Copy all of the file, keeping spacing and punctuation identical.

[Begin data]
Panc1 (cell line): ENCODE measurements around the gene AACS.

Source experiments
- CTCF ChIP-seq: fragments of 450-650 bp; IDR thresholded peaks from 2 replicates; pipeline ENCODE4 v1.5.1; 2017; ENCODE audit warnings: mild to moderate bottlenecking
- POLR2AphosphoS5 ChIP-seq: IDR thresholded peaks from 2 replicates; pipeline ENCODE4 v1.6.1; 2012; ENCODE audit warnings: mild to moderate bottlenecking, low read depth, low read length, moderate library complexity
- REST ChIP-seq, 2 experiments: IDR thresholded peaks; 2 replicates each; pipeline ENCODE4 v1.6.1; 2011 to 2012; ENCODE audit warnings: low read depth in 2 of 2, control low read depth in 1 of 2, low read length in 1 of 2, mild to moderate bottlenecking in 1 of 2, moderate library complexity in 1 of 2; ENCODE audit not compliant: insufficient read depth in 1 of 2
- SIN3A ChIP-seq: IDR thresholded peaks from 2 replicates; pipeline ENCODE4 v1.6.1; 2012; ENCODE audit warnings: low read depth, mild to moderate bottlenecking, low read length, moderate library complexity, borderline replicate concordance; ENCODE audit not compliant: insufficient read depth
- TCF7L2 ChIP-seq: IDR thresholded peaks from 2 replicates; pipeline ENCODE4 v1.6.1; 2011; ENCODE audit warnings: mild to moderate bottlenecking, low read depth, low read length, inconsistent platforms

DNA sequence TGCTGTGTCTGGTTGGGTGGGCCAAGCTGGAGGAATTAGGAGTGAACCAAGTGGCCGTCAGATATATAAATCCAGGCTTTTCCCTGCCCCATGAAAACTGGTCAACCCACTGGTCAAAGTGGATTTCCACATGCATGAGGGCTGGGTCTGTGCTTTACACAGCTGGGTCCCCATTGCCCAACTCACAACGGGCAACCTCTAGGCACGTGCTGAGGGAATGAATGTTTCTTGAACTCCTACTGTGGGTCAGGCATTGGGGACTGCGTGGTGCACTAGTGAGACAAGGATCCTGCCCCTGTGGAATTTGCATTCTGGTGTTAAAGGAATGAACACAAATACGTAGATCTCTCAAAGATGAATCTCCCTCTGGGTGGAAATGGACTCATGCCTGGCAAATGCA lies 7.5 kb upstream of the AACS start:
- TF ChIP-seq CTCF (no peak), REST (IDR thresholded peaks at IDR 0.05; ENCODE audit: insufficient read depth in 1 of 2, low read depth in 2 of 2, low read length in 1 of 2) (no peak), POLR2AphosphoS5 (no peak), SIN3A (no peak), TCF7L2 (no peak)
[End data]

Panc1 (cell line): ENCODE measurements around the gene AACS.

Source experiments
- CTCF ChIP-seq: fragments of 450-650 bp; IDR thresholded peaks from 2 replicates; pipeline ENCODE4 v1.5.1; 2017; ENCODE audit warnings: mild to moderate bottlenecking
- POLR2AphosphoS5 ChIP-seq: IDR thresholded peaks from 2 replicates; pipeline ENCODE4 v1.6.1; 2012; ENCODE audit warnings: mild to moderate bottlenecking, low read depth, low read length, moderate library complexity
- REST ChIP-seq, 2 experiments: IDR thresholded peaks; 2 replicates each; pipeline ENCODE4 v1.6.1; 2011 to 2012; ENCODE audit warnings: low read depth in 2 of 2, control low read depth in 1 of 2, low read length in 1 of 2, mild to moderate bottlenecking in 1 of 2, moderate library complexity in 1 of 2; ENCODE audit not compliant: insufficient read depth in 1 of 2
- SIN3A ChIP-seq: IDR thresholded peaks from 2 replicates; pipeline ENCODE4 v1.6.1; 2012; ENCODE audit warnings: low read depth, mild to moderate bottlenecking, low read length, moderate library complexity, borderline replicate concordance; ENCODE audit not compliant: insufficient read depth
- TCF7L2 ChIP-seq: IDR thresholded peaks from 2 replicates; pipeline ENCODE4 v1.6.1; 2011; ENCODE audit warnings: mild to moderate bottlenecking, low read depth, low read length, inconsistent platforms

DNA sequence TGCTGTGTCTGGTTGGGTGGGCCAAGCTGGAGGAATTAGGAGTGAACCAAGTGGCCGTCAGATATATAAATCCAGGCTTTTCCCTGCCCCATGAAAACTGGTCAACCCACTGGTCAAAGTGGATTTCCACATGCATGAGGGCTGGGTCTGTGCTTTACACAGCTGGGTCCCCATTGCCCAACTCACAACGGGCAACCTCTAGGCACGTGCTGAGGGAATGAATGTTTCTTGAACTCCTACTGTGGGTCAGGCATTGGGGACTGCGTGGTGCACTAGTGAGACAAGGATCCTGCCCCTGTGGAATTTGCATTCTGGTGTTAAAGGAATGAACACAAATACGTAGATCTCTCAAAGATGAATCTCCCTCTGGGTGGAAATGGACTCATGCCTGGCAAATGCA lies 7.5 kb upstream of the AACS start:
- TF ChIP-seq CTCF (no peak), REST (IDR thresholded peaks at IDR 0.05; ENCODE audit: insufficient read depth in 1 of 2, low read depth in 2 of 2, low read length in 1 of 2) (no peak), POLR2AphosphoS5 (no peak), SIN3A (no peak), TCF7L2 (no peak)